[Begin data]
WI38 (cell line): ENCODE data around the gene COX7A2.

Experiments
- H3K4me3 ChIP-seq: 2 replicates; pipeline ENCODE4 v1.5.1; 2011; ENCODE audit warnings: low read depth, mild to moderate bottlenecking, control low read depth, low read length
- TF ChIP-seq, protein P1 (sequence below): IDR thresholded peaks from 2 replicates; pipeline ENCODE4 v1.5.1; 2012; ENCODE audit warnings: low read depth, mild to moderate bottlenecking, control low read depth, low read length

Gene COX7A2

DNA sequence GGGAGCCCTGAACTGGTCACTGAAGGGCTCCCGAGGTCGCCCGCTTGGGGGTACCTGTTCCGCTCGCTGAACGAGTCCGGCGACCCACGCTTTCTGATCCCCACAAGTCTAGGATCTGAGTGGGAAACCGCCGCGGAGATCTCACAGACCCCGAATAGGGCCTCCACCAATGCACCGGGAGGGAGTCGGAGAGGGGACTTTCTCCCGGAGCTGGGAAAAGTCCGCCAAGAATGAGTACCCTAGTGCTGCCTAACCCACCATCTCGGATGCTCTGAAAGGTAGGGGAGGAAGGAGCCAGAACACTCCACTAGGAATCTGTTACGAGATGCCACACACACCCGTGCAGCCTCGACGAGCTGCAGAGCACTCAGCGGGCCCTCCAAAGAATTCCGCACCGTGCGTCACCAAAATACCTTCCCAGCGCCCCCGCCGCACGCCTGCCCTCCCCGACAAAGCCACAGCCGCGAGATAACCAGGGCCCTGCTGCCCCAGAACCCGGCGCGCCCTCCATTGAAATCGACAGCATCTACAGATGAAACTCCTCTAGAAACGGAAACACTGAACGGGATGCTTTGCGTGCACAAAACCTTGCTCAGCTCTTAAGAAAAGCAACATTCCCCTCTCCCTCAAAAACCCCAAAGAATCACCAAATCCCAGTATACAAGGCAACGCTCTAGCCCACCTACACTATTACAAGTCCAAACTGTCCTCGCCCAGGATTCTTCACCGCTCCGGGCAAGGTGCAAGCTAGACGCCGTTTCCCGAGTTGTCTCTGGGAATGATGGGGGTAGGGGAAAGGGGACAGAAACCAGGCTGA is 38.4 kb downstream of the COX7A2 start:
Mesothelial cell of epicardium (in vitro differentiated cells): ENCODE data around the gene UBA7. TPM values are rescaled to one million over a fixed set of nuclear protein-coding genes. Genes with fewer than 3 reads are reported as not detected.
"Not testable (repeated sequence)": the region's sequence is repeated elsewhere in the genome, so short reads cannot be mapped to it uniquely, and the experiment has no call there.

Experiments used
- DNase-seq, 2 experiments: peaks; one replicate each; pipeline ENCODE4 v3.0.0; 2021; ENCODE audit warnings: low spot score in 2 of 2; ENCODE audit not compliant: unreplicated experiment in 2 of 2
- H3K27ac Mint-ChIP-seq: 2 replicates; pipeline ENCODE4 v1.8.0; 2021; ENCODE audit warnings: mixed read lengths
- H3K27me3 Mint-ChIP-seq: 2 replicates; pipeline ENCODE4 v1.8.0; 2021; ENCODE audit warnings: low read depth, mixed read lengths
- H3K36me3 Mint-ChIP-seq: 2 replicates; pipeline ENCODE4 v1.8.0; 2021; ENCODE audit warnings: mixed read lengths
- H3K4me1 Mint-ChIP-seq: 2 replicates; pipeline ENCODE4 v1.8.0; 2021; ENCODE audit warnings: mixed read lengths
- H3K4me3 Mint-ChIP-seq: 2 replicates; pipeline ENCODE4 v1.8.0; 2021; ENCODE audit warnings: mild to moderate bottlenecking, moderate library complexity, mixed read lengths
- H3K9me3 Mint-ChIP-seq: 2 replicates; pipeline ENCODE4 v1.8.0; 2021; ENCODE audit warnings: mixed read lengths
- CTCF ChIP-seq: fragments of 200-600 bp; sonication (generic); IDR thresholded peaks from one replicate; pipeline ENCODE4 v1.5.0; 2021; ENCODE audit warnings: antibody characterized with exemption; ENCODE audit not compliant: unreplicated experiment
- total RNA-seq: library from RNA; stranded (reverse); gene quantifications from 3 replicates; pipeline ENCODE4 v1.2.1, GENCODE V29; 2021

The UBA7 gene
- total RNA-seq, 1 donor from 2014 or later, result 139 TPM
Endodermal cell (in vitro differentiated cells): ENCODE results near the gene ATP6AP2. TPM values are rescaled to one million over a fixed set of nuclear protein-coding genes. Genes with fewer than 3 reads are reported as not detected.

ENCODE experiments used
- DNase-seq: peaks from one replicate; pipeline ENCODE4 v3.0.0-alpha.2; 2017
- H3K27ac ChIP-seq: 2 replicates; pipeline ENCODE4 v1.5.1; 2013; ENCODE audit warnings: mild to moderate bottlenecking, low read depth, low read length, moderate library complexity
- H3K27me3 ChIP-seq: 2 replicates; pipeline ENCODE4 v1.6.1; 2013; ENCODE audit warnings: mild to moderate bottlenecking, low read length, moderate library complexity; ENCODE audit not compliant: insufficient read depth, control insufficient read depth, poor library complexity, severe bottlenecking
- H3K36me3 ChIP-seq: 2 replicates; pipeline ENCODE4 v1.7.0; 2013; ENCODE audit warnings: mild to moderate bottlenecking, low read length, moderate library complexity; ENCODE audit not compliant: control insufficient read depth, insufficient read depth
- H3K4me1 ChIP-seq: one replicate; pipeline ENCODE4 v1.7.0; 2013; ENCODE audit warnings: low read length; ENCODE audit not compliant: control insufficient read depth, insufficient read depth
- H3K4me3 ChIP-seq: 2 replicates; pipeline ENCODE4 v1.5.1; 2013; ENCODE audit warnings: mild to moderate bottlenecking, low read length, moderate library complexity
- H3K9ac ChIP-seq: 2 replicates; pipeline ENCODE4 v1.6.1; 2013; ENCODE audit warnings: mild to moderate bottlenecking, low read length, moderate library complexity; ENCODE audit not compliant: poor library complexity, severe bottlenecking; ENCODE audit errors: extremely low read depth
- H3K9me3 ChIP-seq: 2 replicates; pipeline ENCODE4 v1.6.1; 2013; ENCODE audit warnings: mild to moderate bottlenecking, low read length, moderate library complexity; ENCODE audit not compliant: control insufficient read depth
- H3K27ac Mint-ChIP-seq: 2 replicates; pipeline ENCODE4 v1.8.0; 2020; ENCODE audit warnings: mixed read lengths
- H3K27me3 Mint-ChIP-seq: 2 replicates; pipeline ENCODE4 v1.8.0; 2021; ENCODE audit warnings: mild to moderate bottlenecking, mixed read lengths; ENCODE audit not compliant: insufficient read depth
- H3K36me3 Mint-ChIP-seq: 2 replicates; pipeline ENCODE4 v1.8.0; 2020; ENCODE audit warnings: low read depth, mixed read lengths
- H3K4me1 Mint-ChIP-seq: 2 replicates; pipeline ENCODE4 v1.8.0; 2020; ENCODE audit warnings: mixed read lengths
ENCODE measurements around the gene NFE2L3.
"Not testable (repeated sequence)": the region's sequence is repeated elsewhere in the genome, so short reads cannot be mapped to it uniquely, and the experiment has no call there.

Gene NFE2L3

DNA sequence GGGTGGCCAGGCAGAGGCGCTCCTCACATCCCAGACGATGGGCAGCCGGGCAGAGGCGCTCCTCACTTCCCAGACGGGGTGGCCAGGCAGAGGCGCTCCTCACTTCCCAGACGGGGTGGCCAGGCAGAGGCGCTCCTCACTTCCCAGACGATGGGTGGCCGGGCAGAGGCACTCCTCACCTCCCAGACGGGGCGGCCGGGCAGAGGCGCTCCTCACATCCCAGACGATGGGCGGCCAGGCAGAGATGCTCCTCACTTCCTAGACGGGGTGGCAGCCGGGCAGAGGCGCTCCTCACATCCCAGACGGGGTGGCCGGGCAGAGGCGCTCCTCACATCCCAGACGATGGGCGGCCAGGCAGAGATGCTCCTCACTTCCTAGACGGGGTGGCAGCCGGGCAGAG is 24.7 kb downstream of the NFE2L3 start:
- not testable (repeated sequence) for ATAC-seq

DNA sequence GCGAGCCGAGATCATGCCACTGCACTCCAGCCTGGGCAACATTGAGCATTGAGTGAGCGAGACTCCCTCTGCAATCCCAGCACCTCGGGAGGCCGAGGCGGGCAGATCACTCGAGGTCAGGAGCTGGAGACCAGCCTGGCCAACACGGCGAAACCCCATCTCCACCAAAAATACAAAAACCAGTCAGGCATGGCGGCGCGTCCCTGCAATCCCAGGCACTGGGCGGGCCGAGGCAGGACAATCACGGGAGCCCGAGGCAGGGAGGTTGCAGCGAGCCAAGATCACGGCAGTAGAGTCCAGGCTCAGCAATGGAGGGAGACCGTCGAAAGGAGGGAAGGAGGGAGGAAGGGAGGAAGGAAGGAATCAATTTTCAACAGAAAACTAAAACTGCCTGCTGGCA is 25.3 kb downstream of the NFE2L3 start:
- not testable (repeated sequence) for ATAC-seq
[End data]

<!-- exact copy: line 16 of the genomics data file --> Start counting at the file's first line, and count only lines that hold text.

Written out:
- H3K9me3 Mint-ChIP-seq: 2 replicates; pipeline ENCODE4 v1.8.0; 2021; ENCODE audit warnings: mixed read lengths